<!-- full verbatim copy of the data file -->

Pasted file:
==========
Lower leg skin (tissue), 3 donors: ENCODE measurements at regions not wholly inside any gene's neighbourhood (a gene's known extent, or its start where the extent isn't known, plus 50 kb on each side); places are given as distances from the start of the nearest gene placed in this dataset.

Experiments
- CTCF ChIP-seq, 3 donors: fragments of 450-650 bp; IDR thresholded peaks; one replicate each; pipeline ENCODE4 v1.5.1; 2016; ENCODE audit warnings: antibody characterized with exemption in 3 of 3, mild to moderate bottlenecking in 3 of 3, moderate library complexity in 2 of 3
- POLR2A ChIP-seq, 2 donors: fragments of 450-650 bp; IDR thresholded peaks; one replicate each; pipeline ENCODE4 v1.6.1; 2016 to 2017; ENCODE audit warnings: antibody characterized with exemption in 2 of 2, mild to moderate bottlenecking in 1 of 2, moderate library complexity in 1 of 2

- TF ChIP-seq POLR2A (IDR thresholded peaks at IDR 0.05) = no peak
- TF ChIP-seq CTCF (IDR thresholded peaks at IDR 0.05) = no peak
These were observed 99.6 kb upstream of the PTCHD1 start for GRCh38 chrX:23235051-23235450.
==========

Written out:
Lower leg skin (tissue), 3 donors: ENCODE measurements at regions not wholly inside any gene's neighbourhood (a gene's known extent, or its start where the extent isn't known, plus 50 kb on each side); places are given as distances from the start of the nearest gene placed in this dataset.

Experiments
- CTCF ChIP-seq, 3 donors: fragments of 450-650 bp; IDR thresholded peaks; one replicate each; pipeline ENCODE4 v1.5.1; 2016; ENCODE audit warnings: antibody characterized with exemption in 3 of 3, mild to moderate bottlenecking in 3 of 3, moderate library complexity in 2 of 3
- POLR2A ChIP-seq, 2 donors: fragments of 450-650 bp; IDR thresholded peaks; one replicate each; pipeline ENCODE4 v1.6.1; 2016 to 2017; ENCODE audit warnings: antibody characterized with exemption in 2 of 2, mild to moderate bottlenecking in 1 of 2, moderate library complexity in 1 of 2

- TF ChIP-seq POLR2A (IDR thresholded peaks at IDR 0.05) = no peak
- TF ChIP-seq CTCF (IDR thresholded peaks at IDR 0.05) = no peak
These were observed 99.6 kb upstream of the PTCHD1 start for GRCh38 chrX:23235051-23235450.